IMG_0451

It’s my first Spring working at Stanford, and it is beautiful.  Where once the space was inhabited by endless parched, brown grasses and the hum of bees and birds squawking in the trees, it is now cool and lyrical and very, very green.  If only my body could drink from this rainy fountain of youth every February and March, coming back fresh and soft and curvy, glowing with life the way the hills are right now. It always smells good on campus, usually of eucalyptus and evergreens, but right now the aroma of Spring is so strong it nearly makes your nose hurt.  There must be a thousand blooms around every corner, and sometimes the tiniest, most inconsequential looking flowers are the most powerful. So while the Birds of Paradise pose in the background of every tourist’s selfie, it is the nearly nonexistent and nameless species crowded in bushes around bike racks and doorways that you’re really smelling.  Continue reading

I Am Ireland

“Sons and daughters of the Gael, wherever you be today, in the name of the motherland, greetings. Whatever flag be the flag you guard and cherish, it is consistent with your highest duty to link yourselves together to use your united strength to break the chains that bind our sweet sad mother — and never before have the scattered children of Eire had such an opportunity for noble service. Today you can serve not only Ireland but the world.”

Éamon de Valera, early St. Patrick’s Day message

My husband, Frank, has been working on a film project of late, another documentary in the same vein as the “140” project he did in 2010.  It’s called “I Am Ireland,” and it is a project that hopes to give a voice to the thousands of Irish folks who have left their homeland in search of a better future. It is, of course, a story that is near and dear to us, because we have lived it.  Even I, an American, feel its importance very deeply, not just because I married an Irish immigrant, and had two Irish babies immigrate as well, but also because I spent all those years on Irish soil, trying, struggling, to make a whole new life for myself in a new world.  I can relate to the loneliness, the frustration, the excitement, the promise, the disillusionment and the feelings of prolonged unrest one feels in making such a huge leap of faith. Continue reading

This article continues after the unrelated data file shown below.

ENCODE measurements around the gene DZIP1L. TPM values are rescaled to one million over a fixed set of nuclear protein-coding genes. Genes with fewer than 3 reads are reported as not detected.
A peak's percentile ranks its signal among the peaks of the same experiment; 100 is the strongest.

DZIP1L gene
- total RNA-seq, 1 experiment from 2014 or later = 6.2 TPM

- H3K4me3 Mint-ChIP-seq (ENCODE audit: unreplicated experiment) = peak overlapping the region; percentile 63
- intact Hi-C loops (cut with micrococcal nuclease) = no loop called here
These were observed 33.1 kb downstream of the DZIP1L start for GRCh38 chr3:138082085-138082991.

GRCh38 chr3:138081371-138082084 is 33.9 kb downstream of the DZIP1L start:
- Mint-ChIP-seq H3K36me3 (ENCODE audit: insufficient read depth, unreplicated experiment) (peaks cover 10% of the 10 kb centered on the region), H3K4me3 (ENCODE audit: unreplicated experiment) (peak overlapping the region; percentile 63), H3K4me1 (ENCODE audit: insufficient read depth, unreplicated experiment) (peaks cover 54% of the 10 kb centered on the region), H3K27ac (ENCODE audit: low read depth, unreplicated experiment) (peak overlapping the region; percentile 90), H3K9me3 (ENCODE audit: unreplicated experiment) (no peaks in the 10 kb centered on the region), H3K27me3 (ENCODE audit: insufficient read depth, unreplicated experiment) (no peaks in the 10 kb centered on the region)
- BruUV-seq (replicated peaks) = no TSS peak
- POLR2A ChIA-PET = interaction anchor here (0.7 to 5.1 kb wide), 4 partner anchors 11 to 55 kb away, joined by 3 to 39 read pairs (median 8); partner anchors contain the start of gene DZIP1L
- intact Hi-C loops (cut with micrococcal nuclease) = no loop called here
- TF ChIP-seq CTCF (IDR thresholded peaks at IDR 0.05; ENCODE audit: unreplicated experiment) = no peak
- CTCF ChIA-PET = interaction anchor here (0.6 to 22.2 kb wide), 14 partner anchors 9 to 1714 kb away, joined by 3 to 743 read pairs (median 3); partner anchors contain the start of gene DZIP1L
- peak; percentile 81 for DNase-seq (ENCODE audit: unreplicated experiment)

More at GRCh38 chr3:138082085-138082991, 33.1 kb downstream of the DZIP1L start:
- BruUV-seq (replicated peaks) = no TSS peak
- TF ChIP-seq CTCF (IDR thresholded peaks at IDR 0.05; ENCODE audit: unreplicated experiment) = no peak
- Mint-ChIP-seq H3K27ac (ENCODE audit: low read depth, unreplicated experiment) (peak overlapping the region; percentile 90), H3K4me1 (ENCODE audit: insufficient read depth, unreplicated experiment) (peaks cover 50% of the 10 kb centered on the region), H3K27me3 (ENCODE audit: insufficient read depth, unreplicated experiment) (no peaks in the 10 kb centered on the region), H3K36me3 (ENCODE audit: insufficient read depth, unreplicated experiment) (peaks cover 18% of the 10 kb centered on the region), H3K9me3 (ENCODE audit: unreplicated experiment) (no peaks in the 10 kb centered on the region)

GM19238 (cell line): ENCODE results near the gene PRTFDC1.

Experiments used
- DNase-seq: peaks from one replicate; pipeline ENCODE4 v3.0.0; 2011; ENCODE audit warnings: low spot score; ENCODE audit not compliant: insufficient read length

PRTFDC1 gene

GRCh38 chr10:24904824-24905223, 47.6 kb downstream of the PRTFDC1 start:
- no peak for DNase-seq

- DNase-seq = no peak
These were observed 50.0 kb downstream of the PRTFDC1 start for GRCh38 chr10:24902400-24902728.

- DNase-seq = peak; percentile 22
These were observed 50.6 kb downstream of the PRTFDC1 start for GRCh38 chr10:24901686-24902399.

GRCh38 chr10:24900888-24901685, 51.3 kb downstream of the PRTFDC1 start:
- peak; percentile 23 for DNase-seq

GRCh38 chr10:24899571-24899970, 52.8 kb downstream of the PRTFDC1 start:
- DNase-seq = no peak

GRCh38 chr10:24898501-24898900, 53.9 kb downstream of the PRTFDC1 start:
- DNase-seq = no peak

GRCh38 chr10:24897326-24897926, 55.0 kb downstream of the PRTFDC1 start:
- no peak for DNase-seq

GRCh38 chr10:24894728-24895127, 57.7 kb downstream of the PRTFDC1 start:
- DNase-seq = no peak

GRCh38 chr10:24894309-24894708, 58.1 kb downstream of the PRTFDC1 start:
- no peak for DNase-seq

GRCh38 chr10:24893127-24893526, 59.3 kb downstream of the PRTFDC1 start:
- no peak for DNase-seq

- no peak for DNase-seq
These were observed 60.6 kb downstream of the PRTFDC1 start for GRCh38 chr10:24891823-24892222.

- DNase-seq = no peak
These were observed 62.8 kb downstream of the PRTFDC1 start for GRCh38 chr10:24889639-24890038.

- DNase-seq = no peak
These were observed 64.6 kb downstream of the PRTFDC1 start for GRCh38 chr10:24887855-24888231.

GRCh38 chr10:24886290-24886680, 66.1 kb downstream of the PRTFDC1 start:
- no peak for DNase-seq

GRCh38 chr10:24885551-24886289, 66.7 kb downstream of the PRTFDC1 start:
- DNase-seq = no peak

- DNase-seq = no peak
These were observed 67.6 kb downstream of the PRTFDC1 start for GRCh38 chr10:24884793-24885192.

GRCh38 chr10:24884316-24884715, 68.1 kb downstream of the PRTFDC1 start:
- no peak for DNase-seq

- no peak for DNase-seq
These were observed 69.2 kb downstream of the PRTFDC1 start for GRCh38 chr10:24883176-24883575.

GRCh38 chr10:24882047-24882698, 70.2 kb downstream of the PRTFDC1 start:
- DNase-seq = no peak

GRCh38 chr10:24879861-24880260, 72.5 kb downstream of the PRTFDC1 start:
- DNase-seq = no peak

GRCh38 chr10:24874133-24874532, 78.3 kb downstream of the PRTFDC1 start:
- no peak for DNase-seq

Cupertino

It’s the 6th of December and I’m walking the dog in a T-shirt, skirt and flip flops. It’s been a lovely, lazy Saturday morning so far, the right kind of day for pancakes and coffee and warm sunlight streaming in the windows.

We live in a beautiful apartment community just a few minutes’ walk from Frank’s Apple office building.  It’s quiet, green, full of families and impeccably clean.  I pass the one lone smoker as he has his morning cigarette on the outskirts of our group of buildings.  He smiles and goes back to his phone.  Though it’s a pet-friendly community, Georgie is one of only a handful of dogs here, much to the delight of the children when we pass the play areas.  As I walk her around, she stops to sniff at Redwoods and many other trees I don’t know.  Some have fluffy little pink flowers that fall like snow.

Pink Blossoms

Ha. Snow.  You know I’m a snow-loving gal.  And I will always prefer a white Christmas to a green one… but this year is going to be pretty special, nonetheless.

We’re just getting started with the holiday merriment in our house – we only moved in two weeks ago, after all. The nativity set is out, as are the Christmas books, CDs and movies.  The kids are eagerly opening their advent calendars each morning and Evelyn writes letters of reminder to Santa several times a week. Her personal elf, “Robbie,” keeps a watchful eye on her from different spots every day.  We have a mantlepiece this year, and even a real gas fireplace.

Watching "The Late Late Toy Show" from Ireland in our new living room.

Watching “The Late Late Toy Show” from Ireland in our new living room.

I love how homey our apartment feels already, how “us” it is.  Even though the last few years have been tough, this place in which we now live is proof that we’ve been blessed, and our lives have improved dramatically.  In Drogheda, we made do with what we had.  In Indianapolis, we lived with what we could afford.  Here, in Cupertino, we have finally gotten to pick some things we really like.  Within reason! We got a wonderful sectional couch at a used furniture place, a beautiful rug from Home Depot’s online Black Friday sale, a master bed and mattress from Ikea, two new lovely matching lamps from Goodwill, and two matching bookshelves by the side of the road for free! It’s still a work in progress, but it’s a place I like coming home to. It feels safe, and that is huge for me. The kids and Frank are more relaxed, too.  Georgie doesn’t have a big yard to run in, but I think she’s pretty happy anyway because she gets to go on walks at least twice a day now.